Railroad enticements in 1924 included Asheville, NC and Cincinnati.
A few ads from the Times-Picayune, 13-August-1924. These railroad enticements appealed to New Orleanians wrestling with the dog days of summer. The Louisville and Nashville advertised sleeper service to Asheville, NC, and the Southern Railway System ran trains to Cincinnati. The L&N trains departed New Orleans from their depot at Canal Street by the river. Southern Railway trains operated from Terminal Station at Canal and Basin Streets. Both railroads (as well as most of the others) maintained ticket offices on the ground floor of the St. Charles Hotel. The photo is of the L&N’s “Pan American” train, which ran from New Orleans to Cincinnati.
“The temperature at this famous vacation land is delightfully cool and invigorating. Get some mountain air into your lungs, and come back to the South benefited by your vacation.”
L&N offered sleeper car service from New Orleans to Asheville. The trains left New Orleans at 8:30am, arriving the next morning.
“Are Railroad Rates Too High?” – L&N addressed the concerns of the various businesses they serviced. The railroads moved goods across the country in the 1920s. The dominance of trucking and the Interstate highway system did not come until the 1950s. “Cold facts and not wild fancies are shown by the figures here presented.”
While the L&N’s railroad enticements were to the cool mountain air, Southern advertised service to the cities. Two drains daily in 1924, leaving New Orleans at 8:30am and 8:10pm. The day train reached Birmingham, AL, by 6:55pm that evening, and Cincinnati at 9:30am the next morning. The evening train reached Birmingham for breakfast, terminating at Cincinnati at 8:55pm.
Unlike the Pan American’s all-sleeper service on the L&N, Southern Railway offered service via Pullman Sleeping Cars and standard coaches. That enabled the railroad to offer comfort as well as economy fares. Trains included dining cars.
Mules NO&CRR transition took place in the 1840s.
Continuing the New Orleans & Carrollton Railroad Story
I spoke to the Friends of the Cabildo Tour Guides at their monthly meeting this past Monday. They had me in to discuss the origins of the NO&CRR (New Orleans & Carrollton Railroad), which evolved into the St. Charles Avenue streetcar line. I’ll be presenting the talk via blog posts here. We discussed the origins of the line, now we move to the transition to mules from steam power.
While steam power made sense to the management of the New Orleans and Carrollton Railroad, residents along the Carrollton Line (which later became the St. Charles Avenue Line) grew unhappy. Steam trains are noisy and smokey. As New Orleans annexed what is now the Garden District, more people built fine houses close to the line.City officials pressured the railroad to abandon steam engines. Mules NO&CRR began in the 1840s.
Mules on the line
Naiads and Napoleon, 1860. Lilienthal photo, halfway point for Mules NO&CRR
Theodore Lilienthal photo of Naiads and Napoleon Avenues, 1860. The railroad built their facilities for the Carrollton line here. The intersection was more-or-less half-way between the CBD and the city of Carrollton.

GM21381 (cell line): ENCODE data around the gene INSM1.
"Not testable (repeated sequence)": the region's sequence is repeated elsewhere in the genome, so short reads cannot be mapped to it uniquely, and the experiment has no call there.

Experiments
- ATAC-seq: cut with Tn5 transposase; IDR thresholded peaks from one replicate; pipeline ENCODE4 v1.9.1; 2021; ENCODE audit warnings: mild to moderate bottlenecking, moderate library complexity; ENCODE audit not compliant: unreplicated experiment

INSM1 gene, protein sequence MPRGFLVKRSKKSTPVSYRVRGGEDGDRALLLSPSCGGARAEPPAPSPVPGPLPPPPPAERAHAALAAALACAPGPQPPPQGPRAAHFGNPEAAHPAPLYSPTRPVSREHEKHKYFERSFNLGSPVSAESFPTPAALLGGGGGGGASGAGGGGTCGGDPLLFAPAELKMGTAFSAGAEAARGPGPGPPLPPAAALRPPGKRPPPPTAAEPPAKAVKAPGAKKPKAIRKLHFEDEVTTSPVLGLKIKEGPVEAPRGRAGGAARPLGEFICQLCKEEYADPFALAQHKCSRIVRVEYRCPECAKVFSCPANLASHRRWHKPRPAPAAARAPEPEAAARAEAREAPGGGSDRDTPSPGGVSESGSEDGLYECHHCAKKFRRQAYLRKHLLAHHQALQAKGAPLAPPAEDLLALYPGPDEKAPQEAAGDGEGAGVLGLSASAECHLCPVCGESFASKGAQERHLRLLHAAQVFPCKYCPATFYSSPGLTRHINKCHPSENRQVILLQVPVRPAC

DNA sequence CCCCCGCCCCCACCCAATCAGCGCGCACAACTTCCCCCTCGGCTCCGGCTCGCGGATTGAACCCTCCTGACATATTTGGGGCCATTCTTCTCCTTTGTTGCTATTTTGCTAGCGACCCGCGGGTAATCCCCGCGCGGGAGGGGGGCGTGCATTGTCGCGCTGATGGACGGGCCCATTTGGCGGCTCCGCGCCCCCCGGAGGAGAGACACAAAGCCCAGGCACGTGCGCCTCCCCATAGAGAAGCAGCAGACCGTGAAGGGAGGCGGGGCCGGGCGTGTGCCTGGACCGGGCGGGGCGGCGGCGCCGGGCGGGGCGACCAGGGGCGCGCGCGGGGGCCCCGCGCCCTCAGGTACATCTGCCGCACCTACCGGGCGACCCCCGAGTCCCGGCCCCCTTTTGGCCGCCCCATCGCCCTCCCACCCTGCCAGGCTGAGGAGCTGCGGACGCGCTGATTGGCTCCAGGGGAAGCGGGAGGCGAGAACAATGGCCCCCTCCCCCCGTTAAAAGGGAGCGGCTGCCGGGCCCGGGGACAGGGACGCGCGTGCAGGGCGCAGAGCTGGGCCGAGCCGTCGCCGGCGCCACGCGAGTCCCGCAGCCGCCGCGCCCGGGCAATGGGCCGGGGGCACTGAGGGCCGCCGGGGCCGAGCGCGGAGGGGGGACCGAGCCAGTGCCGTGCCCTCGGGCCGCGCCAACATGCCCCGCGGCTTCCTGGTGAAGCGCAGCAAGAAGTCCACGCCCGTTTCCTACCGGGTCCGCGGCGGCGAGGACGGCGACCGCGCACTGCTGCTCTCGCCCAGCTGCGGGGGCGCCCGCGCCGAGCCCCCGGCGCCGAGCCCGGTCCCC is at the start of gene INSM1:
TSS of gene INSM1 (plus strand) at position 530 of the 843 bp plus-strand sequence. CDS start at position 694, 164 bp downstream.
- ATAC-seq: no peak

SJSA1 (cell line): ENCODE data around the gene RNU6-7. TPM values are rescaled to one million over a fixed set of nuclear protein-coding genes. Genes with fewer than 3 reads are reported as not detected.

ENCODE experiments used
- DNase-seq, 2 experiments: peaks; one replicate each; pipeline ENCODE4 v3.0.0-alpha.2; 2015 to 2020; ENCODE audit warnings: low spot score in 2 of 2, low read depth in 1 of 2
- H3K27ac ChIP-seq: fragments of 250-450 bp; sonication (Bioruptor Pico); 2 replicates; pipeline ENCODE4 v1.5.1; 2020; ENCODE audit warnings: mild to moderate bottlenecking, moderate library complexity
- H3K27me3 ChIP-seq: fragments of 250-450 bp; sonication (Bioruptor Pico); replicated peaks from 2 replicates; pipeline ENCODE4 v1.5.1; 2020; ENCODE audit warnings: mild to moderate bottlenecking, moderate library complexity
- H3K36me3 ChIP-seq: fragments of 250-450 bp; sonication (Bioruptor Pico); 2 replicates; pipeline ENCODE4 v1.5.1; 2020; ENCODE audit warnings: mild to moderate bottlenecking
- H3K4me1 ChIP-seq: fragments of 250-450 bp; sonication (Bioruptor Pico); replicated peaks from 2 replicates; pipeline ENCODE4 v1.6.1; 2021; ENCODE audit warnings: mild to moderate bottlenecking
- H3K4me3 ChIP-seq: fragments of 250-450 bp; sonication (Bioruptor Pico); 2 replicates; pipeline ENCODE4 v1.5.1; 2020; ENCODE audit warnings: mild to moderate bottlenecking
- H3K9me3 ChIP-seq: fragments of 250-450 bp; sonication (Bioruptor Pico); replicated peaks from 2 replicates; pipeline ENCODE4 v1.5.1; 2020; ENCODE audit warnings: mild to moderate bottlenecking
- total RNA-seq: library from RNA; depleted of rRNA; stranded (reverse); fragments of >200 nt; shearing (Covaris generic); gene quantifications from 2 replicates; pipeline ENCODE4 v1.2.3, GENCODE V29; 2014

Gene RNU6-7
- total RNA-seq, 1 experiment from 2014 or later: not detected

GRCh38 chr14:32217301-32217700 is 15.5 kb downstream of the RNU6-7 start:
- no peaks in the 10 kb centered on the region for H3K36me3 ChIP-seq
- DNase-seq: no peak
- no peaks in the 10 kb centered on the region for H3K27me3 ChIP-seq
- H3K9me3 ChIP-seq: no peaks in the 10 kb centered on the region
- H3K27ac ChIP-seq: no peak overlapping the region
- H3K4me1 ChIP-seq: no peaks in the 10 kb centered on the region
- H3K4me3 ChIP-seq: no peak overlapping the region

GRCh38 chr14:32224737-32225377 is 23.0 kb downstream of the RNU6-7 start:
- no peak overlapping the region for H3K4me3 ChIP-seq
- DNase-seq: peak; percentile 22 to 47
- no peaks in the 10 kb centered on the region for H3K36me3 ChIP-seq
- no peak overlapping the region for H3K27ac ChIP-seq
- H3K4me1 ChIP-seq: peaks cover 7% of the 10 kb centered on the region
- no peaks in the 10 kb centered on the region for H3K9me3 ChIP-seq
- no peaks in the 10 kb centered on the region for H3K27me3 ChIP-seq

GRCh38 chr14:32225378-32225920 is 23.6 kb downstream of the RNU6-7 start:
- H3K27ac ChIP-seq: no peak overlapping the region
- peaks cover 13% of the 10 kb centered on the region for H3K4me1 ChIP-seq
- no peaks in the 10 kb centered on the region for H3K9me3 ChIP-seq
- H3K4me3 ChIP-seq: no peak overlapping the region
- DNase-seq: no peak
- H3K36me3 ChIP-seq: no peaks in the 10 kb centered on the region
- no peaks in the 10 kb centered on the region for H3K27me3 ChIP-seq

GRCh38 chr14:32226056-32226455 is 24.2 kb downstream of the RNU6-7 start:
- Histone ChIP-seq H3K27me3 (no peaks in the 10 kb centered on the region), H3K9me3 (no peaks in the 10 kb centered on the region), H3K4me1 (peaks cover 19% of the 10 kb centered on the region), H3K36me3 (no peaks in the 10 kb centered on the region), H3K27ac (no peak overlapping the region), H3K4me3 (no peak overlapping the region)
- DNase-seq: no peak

St. Charles and Napoleon Avenues in 1948. Compare the difference with 1860.
Section from the Robinson Atlas, 1883, showing streetcar tracks around St. Charles and Napoleon Avenues. The half-way facilities for the railroad expanded over the twenty years since the Lilienthal photo. The black dot on St. Charles is a turntable. If you’ve been to San Francisco, you’ve seen this type of turntable. Here, the driver leads the mule out of the barn, placing the car on the turntable. He then walked the mule around, lining up with the track on the street, and off they went.
The building on the right housed the streetcars and the mules. Superior Seafood and Fat Harry’s stand there now. The buildings on the left (lake) side of St. Charles are now the Lower School for the Academy of the Sacred Heart.
Downtown on the line
The corner of St. Charles and Canal Streets in 1850. Notice there are NO streetcar tracks! That’s because the Carrollton line continued to use Baronne Street. While the steam trains terminated at Poydras and Baronne, the streetcars went all the way to Canal Street. The drivers turned around on a turntable on Baronne.
So, there were no streetcars yet on either St. Charles or Canal. The Canal line opened in 1861. The lighter-colored building in the background of this illustration is the first incarnation of the St. Charles Hotel. This building burned down in 1851. The second incarnation opened in 1853.
This 1856 map shows downtown New Orleans (CBD) in 1856. The streetcars came down Naiads to Tivoli Circle. Like the modern line, they curved around to Delord Street, now Howard Avenue. Unlike the modern line, the Carrollton line went up to Baronne, then turned right. Baronne Street had two tracks with a turntable to change direction.
The railroad purchased and operated “Bob-Tail” streetcars from the Stephenson Car Company, from the 1850s until the line electrified in 1893. The driver attached the mule to the right side of the car in this photograph. The single-truck design made for a less-than-smooth ride. Still, the cars were as good as it got for the time.
While the bob-tails did most of the work on the line, the railroad experimented with alternatives. After the Southern Rebellion, PGT Beauregard returned to New Orleans. The railroad employed him as president in the 1870s. Being an engineer, Beauregard entertained a number of different ideas for streetcars. This car used canisters of ammonia gas to propel the car. This drawing is by Alfred Waud. It includes a small drawing of a white woman, and another of a black woman, along with Gus.